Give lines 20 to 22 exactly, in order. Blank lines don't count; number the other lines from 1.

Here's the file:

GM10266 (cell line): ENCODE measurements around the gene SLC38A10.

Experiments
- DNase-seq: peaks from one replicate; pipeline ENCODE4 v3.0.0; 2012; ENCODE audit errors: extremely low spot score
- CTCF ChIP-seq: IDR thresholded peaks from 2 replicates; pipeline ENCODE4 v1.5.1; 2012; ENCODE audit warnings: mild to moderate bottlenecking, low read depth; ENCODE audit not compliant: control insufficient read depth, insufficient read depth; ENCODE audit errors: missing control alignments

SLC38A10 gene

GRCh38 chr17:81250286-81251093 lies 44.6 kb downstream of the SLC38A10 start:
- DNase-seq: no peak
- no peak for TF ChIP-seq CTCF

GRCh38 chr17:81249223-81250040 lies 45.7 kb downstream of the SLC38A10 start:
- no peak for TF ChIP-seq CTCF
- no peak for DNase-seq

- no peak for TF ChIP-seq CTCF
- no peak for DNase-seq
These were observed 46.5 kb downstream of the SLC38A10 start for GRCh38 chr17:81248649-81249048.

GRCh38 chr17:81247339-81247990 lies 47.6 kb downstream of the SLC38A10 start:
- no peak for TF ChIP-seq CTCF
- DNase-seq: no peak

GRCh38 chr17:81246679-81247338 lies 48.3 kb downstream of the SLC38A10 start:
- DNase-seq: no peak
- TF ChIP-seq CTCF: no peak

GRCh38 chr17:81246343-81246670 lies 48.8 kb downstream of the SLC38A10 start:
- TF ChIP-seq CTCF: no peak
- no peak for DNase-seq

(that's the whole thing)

- TF ChIP-seq CTCF: no peak

GRCh38 chr17:81246343-81246670 lies 48.8 kb downstream of the SLC38A10 start:
- TF ChIP-seq CTCF: no peak